More than 11K apply for jobs at D.C.’s new Wal-Mart stores

Job applicants fill out forms outside a Wal-Mart hiring center at 900 2nd Street NE Monday. The retailer has opened two hiring centers in the District to help fill 600 jobs at two new stores. (WTOP/Dick Uliano)

WASHINGTON – Wal-Mart shouldn’t have any trouble staffing two new “super centers” it plans to open in Washington, D.C., by year’s end after it received what it calls an “amazing” response from potential employees.

From cashier to management, 600 positions will staff Wal-Mart’s new stores in the burgeoning NoMa neighborhood at 1st and H streets Northeast and in upper Northwest at Georgia and Missouri avenues.

A promotional video on the company’s website says Wal-Mart received more than 11,000 applications within the first week of opening two D.C. hiring centers in late September. The video’s description says “the local response was amazing.”

Watch the promotional video below:

Wal-Mart has plans in various states of development for additional stores in areas of the city poorly served by major retailers. All the locations would include a grocery and general merchandise.

There are two locations in Ward 7: one at Good Hope Road and Alabama Avenue Southeast and the other at East Capitol and 58th streets. The Ward 4 location is at Riggs Road and South Dakota Avenue in Northeast.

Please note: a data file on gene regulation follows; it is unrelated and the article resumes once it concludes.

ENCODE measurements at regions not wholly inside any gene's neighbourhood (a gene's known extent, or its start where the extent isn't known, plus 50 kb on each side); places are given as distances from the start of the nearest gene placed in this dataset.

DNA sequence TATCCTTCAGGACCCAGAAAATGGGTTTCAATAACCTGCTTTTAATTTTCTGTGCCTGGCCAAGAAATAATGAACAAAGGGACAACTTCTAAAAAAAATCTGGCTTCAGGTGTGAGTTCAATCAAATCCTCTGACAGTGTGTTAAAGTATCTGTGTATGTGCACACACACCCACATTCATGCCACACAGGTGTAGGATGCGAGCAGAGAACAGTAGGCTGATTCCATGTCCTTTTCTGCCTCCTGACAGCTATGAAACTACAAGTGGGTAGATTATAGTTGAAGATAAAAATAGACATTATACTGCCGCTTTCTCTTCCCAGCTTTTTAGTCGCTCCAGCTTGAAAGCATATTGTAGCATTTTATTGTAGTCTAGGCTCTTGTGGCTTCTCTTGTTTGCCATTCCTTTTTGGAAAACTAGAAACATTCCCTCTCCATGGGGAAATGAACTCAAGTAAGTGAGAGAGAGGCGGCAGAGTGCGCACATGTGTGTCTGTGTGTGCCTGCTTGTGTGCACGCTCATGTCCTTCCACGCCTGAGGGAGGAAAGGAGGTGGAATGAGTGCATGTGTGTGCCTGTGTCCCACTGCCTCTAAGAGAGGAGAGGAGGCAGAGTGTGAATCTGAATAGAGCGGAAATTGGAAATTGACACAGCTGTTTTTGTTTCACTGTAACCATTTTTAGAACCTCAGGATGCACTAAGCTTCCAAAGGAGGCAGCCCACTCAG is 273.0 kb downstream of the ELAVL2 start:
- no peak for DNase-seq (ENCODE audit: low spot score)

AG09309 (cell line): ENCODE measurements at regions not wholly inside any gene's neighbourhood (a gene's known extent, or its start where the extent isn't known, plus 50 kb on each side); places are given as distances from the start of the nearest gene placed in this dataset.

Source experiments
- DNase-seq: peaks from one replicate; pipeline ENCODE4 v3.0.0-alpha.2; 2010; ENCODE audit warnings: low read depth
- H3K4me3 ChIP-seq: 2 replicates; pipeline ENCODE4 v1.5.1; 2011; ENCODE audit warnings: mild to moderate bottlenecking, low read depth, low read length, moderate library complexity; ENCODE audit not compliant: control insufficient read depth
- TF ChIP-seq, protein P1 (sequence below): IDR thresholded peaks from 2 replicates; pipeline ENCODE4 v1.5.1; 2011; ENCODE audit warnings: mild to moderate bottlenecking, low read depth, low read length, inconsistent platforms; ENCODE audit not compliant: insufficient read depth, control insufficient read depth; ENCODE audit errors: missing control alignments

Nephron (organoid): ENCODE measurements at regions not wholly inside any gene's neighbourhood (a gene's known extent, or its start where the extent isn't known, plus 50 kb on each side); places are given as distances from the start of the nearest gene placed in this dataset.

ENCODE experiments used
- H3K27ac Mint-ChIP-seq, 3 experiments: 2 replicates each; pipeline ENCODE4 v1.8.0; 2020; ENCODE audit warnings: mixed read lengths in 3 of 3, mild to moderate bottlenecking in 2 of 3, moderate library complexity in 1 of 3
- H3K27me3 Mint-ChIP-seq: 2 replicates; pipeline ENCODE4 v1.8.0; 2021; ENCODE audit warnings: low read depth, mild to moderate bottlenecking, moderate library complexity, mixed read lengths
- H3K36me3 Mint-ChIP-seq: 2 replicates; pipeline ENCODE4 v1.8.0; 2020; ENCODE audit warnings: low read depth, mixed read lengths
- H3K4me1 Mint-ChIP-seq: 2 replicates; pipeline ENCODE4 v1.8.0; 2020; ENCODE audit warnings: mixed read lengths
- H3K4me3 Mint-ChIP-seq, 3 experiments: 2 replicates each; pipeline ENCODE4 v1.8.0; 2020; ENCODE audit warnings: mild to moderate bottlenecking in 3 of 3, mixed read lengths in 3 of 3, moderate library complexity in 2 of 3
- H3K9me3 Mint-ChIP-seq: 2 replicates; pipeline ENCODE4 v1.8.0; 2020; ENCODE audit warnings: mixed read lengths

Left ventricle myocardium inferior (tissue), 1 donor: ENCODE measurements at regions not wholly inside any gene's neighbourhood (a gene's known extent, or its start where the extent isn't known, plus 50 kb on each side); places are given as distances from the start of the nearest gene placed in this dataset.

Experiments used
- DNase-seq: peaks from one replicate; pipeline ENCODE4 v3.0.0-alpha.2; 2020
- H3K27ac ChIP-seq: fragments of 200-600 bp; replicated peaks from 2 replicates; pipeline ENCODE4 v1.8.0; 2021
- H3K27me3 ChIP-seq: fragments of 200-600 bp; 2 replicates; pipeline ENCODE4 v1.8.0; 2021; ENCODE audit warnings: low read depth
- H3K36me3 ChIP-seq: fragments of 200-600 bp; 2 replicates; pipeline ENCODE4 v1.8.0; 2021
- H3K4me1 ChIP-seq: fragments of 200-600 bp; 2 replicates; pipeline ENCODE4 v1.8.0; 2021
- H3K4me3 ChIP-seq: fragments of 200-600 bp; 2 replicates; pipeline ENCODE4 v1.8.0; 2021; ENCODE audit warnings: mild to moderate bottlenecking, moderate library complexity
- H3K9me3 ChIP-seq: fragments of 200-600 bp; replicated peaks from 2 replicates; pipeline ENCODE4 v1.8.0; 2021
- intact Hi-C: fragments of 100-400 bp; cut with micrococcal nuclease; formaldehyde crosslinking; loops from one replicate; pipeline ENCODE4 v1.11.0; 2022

Wal-Mart has plans for a sixth location in a development on New York Avenue at Blandensburg Road Northeast, but it’s on hold because the developer lost a deal with Lowe’s to co-anchor the location.

Wal-Mart tells the Washington Post it still is committed to building a store on the New York Avenue site.

Wal-Mart threatened to cancel future projects in D.C. when the council considered and then passed a law requiring big box stores to pay workers at least $12.50 an hour including benefits.

D.C. Mayor Vincent Gray vetoed that bill, but the minimum wage issue is far from dead.

Later this month, lawmakers in D.C. as well as Montgomery and Prince George’s counties will consider legislation to boost minimum wages incrementally for all workers in each jurisdiction to $11.50 by 2016.

In both Maryland and Virginia, the minimum wage is $7.25 an hour. The D.C. Minimum wage currently is $8.25 an hour.

D.C.’s unemployment rate is 8.7 percent, according to the U.S. Bureau of Labor Statistics. The U.S. unemployment rate is 7.3 percent.

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